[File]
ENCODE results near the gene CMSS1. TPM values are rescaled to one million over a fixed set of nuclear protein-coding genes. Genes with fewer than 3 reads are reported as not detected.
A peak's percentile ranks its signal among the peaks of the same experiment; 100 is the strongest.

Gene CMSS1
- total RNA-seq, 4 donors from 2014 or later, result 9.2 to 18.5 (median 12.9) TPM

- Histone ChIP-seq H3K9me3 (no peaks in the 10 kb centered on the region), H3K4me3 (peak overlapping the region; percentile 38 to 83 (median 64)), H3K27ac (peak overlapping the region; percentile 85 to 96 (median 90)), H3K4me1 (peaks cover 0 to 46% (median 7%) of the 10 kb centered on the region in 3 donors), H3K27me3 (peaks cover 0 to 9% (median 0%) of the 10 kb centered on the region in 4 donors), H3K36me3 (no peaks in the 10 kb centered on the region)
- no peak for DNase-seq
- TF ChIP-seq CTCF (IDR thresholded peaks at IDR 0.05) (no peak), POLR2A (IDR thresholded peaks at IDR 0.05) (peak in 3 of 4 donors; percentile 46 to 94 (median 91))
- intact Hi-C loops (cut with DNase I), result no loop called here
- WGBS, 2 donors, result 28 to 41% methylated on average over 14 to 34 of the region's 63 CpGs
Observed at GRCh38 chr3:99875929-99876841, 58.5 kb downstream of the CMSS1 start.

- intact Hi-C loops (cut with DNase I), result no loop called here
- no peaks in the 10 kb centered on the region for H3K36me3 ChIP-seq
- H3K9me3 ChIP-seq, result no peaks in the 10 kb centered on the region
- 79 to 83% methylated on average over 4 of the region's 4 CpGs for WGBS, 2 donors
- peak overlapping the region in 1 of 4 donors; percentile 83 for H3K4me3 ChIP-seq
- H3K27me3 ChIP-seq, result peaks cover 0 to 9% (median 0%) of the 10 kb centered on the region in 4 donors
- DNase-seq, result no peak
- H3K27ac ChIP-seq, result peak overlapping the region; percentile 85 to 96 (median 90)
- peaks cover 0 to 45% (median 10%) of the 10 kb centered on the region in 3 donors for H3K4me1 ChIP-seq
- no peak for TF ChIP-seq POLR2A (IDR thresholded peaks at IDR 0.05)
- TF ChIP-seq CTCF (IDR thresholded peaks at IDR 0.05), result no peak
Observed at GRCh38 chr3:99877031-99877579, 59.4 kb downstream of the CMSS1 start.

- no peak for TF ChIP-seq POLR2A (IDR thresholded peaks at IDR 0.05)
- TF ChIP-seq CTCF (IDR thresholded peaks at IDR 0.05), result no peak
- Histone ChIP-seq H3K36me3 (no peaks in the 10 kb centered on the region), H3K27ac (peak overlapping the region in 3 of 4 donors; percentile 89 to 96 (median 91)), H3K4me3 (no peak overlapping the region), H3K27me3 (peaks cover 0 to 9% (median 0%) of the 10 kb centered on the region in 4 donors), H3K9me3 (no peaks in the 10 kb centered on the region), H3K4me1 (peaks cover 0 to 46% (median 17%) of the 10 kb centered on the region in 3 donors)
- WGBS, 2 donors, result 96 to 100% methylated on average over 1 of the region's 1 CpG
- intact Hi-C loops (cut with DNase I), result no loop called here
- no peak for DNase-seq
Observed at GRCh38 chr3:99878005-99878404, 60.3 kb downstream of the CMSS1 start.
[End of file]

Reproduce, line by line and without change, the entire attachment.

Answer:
ENCODE results near the gene CMSS1. TPM values are rescaled to one million over a fixed set of nuclear protein-coding genes. Genes with fewer than 3 reads are reported as not detected.
A peak's percentile ranks its signal among the peaks of the same experiment; 100 is the strongest.

Gene CMSS1
- total RNA-seq, 4 donors from 2014 or later, result 9.2 to 18.5 (median 12.9) TPM

- Histone ChIP-seq H3K9me3 (no peaks in the 10 kb centered on the region), H3K4me3 (peak overlapping the region; percentile 38 to 83 (median 64)), H3K27ac (peak overlapping the region; percentile 85 to 96 (median 90)), H3K4me1 (peaks cover 0 to 46% (median 7%) of the 10 kb centered on the region in 3 donors), H3K27me3 (peaks cover 0 to 9% (median 0%) of the 10 kb centered on the region in 4 donors), H3K36me3 (no peaks in the 10 kb centered on the region)
- no peak for DNase-seq
- TF ChIP-seq CTCF (IDR thresholded peaks at IDR 0.05) (no peak), POLR2A (IDR thresholded peaks at IDR 0.05) (peak in 3 of 4 donors; percentile 46 to 94 (median 91))
- intact Hi-C loops (cut with DNase I), result no loop called here
- WGBS, 2 donors, result 28 to 41% methylated on average over 14 to 34 of the region's 63 CpGs
Observed at GRCh38 chr3:99875929-99876841, 58.5 kb downstream of the CMSS1 start.

- intact Hi-C loops (cut with DNase I), result no loop called here
- no peaks in the 10 kb centered on the region for H3K36me3 ChIP-seq
- H3K9me3 ChIP-seq, result no peaks in the 10 kb centered on the region
- 79 to 83% methylated on average over 4 of the region's 4 CpGs for WGBS, 2 donors
- peak overlapping the region in 1 of 4 donors; percentile 83 for H3K4me3 ChIP-seq
- H3K27me3 ChIP-seq, result peaks cover 0 to 9% (median 0%) of the 10 kb centered on the region in 4 donors
- DNase-seq, result no peak
- H3K27ac ChIP-seq, result peak overlapping the region; percentile 85 to 96 (median 90)
- peaks cover 0 to 45% (median 10%) of the 10 kb centered on the region in 3 donors for H3K4me1 ChIP-seq
- no peak for TF ChIP-seq POLR2A (IDR thresholded peaks at IDR 0.05)
- TF ChIP-seq CTCF (IDR thresholded peaks at IDR 0.05), result no peak
Observed at GRCh38 chr3:99877031-99877579, 59.4 kb downstream of the CMSS1 start.

- no peak for TF ChIP-seq POLR2A (IDR thresholded peaks at IDR 0.05)
- TF ChIP-seq CTCF (IDR thresholded peaks at IDR 0.05), result no peak
- Histone ChIP-seq H3K36me3 (no peaks in the 10 kb centered on the region), H3K27ac (peak overlapping the region in 3 of 4 donors; percentile 89 to 96 (median 91)), H3K4me3 (no peak overlapping the region), H3K27me3 (peaks cover 0 to 9% (median 0%) of the 10 kb centered on the region in 4 donors), H3K9me3 (no peaks in the 10 kb centered on the region), H3K4me1 (peaks cover 0 to 46% (median 17%) of the 10 kb centered on the region in 3 donors)
- WGBS, 2 donors, result 96 to 100% methylated on average over 1 of the region's 1 CpG
- intact Hi-C loops (cut with DNase I), result no loop called here
- no peak for DNase-seq
Observed at GRCh38 chr3:99878005-99878404, 60.3 kb downstream of the CMSS1 start.